pH = -log[H+]

## A solution is acidic if [H+] > [OH-], H+ > 10-7M, pH < 7

neutral if [H+] = [OH-] = 10-7M, pH = 7basic if [H+] < [OH-], H+ < 10-7M, pH > 7

Acids are classified as strong acids or weak acids. Strong acids have a tendency to
donate their protons to water. For example,

## HCl -> H+ + Cl-

Weak acids are acids that do not completely dissociate in water. An equilibrium
exists between the dissociated ions and undissociated compound. The reaction of a
weak acid is

HW <-> H+ + W-

## An equilibrium constant exists that relates the degree of dissociation:

Ka = [H+][W]/[HW]

pKa = -log Ka

## By knowing the pH of a solution (which can be easily found with a pH meter) it is

possible to get a rough idea of the degree of dissociation of the acid. If

x pH = pKa (that is [H+] = Ka), then [HW] = [W] and the acid is 50% dissociated.

x [H+] is 2 orders of magnitude (100 times) < Ka, then 100 [H+] = Ka (or pH >>
pK).100[H+]=[H+][W]/[HW] or 100 [HW] = [W]. All acid is dissociated (W >>HW).

## x pH << pK then [HW] >> [W], none of the acid is dissociated.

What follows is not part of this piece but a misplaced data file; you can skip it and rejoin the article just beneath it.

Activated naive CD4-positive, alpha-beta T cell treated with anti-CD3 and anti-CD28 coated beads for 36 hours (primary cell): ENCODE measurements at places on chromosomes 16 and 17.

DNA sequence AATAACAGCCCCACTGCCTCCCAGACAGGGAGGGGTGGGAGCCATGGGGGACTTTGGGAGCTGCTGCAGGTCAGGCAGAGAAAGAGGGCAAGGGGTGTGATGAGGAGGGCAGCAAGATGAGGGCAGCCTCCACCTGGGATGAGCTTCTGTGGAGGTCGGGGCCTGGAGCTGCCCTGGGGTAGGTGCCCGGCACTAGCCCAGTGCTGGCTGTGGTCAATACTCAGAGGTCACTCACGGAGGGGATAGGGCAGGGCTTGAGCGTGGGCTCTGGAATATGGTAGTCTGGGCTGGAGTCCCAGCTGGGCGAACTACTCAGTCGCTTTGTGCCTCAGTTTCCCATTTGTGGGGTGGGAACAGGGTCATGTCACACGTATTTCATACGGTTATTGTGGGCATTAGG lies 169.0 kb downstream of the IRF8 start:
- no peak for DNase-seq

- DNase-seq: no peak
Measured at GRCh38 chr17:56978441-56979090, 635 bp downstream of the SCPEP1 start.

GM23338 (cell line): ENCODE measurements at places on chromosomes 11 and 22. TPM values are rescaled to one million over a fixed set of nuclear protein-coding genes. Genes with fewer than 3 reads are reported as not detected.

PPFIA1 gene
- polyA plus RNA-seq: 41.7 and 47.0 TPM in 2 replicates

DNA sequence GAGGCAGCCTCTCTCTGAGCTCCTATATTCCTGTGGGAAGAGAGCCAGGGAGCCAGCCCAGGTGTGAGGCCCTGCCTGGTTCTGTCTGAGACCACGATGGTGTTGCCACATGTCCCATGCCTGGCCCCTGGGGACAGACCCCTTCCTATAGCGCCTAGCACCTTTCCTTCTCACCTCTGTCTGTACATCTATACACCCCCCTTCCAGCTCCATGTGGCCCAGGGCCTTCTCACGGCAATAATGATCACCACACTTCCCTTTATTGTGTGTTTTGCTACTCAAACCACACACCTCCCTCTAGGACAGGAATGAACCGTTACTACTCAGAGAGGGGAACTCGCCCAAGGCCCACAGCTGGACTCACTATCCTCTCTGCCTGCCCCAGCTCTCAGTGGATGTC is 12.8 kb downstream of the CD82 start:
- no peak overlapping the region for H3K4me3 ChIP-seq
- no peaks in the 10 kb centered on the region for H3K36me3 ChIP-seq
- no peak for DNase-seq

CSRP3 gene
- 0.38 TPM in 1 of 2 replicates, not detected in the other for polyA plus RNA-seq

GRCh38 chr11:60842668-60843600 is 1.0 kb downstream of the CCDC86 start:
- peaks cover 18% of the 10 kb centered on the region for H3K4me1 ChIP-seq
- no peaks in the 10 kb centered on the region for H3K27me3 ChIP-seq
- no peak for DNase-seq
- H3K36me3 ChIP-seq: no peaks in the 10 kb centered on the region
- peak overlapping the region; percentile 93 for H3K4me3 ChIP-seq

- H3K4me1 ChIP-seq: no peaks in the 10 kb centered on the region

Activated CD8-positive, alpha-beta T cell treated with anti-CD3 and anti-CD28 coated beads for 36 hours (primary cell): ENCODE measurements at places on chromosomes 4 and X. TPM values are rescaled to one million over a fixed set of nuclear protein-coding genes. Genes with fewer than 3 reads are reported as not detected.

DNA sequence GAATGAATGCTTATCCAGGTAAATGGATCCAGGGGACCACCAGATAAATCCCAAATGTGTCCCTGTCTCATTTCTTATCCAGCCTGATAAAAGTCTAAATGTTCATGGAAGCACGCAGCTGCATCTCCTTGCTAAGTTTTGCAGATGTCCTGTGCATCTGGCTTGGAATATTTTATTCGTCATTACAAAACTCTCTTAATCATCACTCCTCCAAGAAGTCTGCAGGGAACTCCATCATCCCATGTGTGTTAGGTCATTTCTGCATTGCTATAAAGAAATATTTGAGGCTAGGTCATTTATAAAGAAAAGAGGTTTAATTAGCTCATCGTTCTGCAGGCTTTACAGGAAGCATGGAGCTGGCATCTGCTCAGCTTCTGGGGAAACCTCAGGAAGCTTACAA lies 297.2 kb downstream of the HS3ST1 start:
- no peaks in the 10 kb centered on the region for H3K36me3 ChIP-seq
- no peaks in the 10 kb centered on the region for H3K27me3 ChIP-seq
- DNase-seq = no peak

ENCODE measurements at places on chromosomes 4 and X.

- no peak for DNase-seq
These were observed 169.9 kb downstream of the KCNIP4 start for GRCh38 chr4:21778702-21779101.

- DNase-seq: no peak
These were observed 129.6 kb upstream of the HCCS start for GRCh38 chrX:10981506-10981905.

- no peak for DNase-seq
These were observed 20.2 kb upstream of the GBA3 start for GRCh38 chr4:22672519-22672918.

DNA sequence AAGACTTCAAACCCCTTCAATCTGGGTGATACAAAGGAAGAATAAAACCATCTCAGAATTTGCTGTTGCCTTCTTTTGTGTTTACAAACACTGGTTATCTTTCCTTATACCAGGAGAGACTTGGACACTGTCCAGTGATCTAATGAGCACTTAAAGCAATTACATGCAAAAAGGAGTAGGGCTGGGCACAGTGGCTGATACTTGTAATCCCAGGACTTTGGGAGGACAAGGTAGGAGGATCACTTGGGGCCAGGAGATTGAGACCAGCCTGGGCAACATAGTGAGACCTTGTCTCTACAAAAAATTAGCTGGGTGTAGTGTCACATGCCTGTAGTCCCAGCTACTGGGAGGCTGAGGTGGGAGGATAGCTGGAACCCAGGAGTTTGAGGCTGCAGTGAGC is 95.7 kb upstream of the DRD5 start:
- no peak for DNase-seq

Buffer Solutions

A solution that resists large changes in pH when an acid or base is added or when
the solution is diluted is called a buffer solution.

The most important buffer system in environment and water and wastewater treatment
is the carbonate buffer system.

## AlkalinityAlkalinity is defined as the sum of all titratable bases down to about pH

4.5. It is found by experimentally determining how much acid it takes to lower the
pH of water to 4.5.

## Alkalinity = HCO + CO + OH- - H+) mg/L as CaCO3

Reaction Kinetics

## Many reactions in the environment do not reach equilibrium quickly. (disinfection

of water, gas transfer into and out of water, removal of organic matter from water,
Reaction kinetics - the study of how these reactions proceed

## Rate of reaction, r - used to describe the rate of formation (+r) or disappearance

(-r) of a compound.

Homogeneous reactions -Reactions that take place in a single phase (liquid, gas, or
solid)

## Reaction rates are a function of temperature, pressure, and the concentration of

reactants. For a stoichiometric reaction of the form:aA + bB -> cC

## the change in concentration of compound A is equal to the reaction rate equation

for compound A:

order of reaction - the sum of the exponents in the reaction rate equation. (my be
either integers or fractions)